The Display Date for the relationship usually refers to a period or date, however, it may sometimes contain notes that do not explicitly make reference to a date. In such cases, the note should implicitly refer to a date or datable condition or event, because you are required to include a Start Date and End Date with every Display Date.

  • Display dates are indexed with Start Date and End Date. Start and End Dates are controlled by special formatting; dates BCE are represented by negative numbers.



  • Dates are not required. However, if you enter data in any of the three fields, you must enter data in ALL three of the fields.

  • The dates appear on reciprocal links. That means that the same dates will appear in BOTH records. Write the Display Dates and assign Start and End Dates so that they will be correct and unambiguous in both records. Repeat the names of the places in the Display Date when necessary to avoid ambiguity, as in the example below.

      • Example
        [in the record for Oceania]
      • Relationship Type: distinguished from
        Related Person or Corporate Body: South Sea Islands (Pacific Ocean) (islands)
        Display Date: in some classification systems, "Oceania" is considered a synonym for "South Sea Islands"
        Start Date: 1800 End Date: 9999

  • A brief set of rules for Dates appears below. See also Appendix B and Dates for Names in Chapter 3.3 Names.


Display Date

  • Follow the style of existing Display Dates.

      • Examples
        [for Antigua and Barbuda]
      • Relationship Type: member of
        Related Place: Commonwealth of Nations (association)
        Display Date: joined the association in 1981
        Start Date: 1981 End Date: 9999

        [for the deserted settlement, Ocotepeque, Honduras]
      • Relationship Type: moved to
        Related Place: Nueva Ocotepeque (inhabited place)
        Display Date: after 1935
        Start Date: 1935 End Date: 1937

        [for the modern nation, Egypt]
      • Relationship Type: successor of
        Related Place: Egypt (ancient) (Africa) (nation)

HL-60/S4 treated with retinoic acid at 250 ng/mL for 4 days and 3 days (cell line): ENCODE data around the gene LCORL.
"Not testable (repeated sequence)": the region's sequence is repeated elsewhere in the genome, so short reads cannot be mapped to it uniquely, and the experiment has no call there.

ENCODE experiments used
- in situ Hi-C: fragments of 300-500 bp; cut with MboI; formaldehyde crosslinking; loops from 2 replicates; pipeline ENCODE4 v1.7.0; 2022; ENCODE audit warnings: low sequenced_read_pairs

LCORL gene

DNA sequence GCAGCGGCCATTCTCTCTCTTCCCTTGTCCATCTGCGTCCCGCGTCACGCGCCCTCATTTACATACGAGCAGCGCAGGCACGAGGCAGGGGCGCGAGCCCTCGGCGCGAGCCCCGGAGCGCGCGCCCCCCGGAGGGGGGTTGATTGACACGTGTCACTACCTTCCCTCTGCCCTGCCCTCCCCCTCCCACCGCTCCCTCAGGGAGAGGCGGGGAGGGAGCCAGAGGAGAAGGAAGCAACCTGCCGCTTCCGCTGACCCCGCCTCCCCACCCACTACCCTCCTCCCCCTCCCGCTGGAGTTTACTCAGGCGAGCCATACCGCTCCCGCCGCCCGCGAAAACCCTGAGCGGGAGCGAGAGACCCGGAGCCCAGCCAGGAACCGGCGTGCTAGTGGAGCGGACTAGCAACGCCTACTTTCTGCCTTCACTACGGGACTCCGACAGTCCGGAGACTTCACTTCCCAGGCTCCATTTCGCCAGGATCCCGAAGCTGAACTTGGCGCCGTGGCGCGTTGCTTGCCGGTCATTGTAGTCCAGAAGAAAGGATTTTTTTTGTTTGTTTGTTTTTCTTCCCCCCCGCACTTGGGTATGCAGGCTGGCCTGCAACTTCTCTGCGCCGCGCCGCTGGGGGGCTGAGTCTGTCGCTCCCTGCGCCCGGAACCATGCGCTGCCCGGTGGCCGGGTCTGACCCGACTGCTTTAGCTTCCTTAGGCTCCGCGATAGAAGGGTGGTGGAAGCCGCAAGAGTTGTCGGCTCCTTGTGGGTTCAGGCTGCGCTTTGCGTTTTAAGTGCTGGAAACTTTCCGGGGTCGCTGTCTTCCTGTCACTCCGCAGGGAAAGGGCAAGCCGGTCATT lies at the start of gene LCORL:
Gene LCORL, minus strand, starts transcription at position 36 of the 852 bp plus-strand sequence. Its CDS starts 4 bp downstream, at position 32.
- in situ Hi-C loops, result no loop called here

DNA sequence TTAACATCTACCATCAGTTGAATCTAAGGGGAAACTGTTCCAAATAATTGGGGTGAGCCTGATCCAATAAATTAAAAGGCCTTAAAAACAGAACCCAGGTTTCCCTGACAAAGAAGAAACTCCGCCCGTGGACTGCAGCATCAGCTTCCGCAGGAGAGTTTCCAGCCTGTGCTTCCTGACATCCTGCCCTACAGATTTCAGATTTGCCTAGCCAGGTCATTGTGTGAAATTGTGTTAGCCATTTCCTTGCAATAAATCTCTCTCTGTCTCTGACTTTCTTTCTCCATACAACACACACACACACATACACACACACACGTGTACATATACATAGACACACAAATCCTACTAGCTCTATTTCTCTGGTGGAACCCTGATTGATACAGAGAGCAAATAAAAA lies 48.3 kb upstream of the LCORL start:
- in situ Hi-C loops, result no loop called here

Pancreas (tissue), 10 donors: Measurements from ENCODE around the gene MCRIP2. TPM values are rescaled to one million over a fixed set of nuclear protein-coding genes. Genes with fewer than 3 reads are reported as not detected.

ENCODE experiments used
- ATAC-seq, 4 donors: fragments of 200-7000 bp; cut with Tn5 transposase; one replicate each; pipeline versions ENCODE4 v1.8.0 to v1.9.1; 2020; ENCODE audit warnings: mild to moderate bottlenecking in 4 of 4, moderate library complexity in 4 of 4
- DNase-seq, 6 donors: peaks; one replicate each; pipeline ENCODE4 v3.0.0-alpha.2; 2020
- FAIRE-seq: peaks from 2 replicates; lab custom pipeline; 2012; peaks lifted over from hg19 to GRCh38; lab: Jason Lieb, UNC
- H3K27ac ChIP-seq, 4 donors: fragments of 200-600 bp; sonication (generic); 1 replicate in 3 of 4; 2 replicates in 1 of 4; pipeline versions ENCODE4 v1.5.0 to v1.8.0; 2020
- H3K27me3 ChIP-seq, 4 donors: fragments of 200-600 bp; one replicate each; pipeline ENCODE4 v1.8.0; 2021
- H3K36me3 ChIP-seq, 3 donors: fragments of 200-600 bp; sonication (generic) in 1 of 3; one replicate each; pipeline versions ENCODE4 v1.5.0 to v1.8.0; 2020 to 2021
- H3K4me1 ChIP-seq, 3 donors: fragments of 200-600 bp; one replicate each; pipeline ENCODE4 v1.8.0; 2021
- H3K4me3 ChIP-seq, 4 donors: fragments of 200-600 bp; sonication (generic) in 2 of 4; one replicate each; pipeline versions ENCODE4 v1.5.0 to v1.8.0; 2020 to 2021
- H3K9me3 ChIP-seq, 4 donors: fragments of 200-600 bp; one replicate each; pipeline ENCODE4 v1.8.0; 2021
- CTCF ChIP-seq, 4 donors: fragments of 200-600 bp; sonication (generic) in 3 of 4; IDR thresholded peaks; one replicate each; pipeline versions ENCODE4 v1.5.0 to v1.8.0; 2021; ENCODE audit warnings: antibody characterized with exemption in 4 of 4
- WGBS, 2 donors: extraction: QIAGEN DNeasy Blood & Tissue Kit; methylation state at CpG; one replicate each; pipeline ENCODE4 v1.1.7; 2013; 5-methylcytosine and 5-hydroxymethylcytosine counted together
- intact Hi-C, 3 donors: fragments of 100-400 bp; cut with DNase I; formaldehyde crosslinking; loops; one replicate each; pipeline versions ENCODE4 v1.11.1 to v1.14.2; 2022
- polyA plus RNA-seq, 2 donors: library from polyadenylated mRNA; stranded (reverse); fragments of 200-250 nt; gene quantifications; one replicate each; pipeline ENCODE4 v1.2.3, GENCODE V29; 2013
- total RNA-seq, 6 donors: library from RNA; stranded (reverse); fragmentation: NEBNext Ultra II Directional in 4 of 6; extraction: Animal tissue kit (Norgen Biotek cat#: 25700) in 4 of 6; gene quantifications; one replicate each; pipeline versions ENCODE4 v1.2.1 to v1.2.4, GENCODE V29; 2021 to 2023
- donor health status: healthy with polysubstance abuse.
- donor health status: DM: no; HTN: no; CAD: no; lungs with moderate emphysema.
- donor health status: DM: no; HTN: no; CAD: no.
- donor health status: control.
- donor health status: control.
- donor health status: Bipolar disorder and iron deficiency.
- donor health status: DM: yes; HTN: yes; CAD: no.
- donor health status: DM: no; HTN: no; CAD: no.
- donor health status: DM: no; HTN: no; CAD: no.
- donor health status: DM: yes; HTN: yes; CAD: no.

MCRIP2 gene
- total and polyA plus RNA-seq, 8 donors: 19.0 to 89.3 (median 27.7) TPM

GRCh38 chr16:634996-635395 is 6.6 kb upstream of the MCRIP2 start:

Display Date: area of the modern nation was the core of the ancient kingdom of Egypt
        Start Date: 1922 End Date: 9999

  • Do not use an initial capital, unless the word is a proper name.

  • Do not use full sentences; do not end the display date with a period or any other punctuation.

  • Ideally, the display date should refer, explicitly or implicitly, to a time period or date associated with the link between the related places.

  • If a date is uncertain, use a broad or vague designation (e.g., ancient) or other terms such as ca. and probably to express uncertainty (e.g., ca., in the example below).

      • Example
        [for Trier (Rheinland-Pfalz, Germany)]
        Relationship Type: capital of
        Related Place: Belgica Prima (Gallia Belgica, Gaul) (nation)
        Display Date: from ca. 300 CE
        Start Date: 290 End Date: 450

  • In some cases, the Display Date may be used to record unusual or important information about the Related Place relationship (see the example below), but not referring explicitly to a date. However, dates should be implicit in the condition or event mentioned and you should have a period or date in mind, because - if you record a Display Date - Start and End dates are required.

      • Example
        [for the former nation of Alashiya]
        Relationship Type: possibly identified as
        Related Place: Cyprus (Asia) (island)
        Display Date: it is possible that the name "Alashiya," which occurs in Hittite and Egyptian records, refers to Cyprus
        Start Date: -1700 End Date: 9999


Start Date and End Date
Use dates that most broadly delimit the span of time of the relationship referred to in the display date. In many cases, the years will be approximate years. When in doubt, it is better to estimate too broad a span rather than too narrow a span. See the Date Authority in Appendix B for approximate dates of historic events and entities; you should also consult other, related records in TGN to establish dates.

  • Dates must be expressed in the proleptic Gregorian calendar, which is the Gregorian calendar projected back in time before it came into existence.

  • Express dates BCE with negative numbers, using a hyphen before the number. Do not use commas or any other punctuation
      • Example
        [for Ankara, Turkey]
      • Relationship Type: capital of
        Related Place: Galatia (Turkey) (general region)
        Display Date: from 25 BCE
        Start Date: -25 End Date: 450

  • For current relationships, use the End Date 9999.

      • Example
        [for the European Union]
        Relationship Type: member is
        Related Place: Republic of Ireland (nation)
        Display Date: since 1973
        Start Date: 1973 End Date: 9999

  • For very ancient dates, expressed as years ago or before present in the Display Date, translate these dates into approximate years in the proleptic Gregorian calendar for the Start and End Dates.

Last updated 22 October 2013
Document is subject to frequent revisions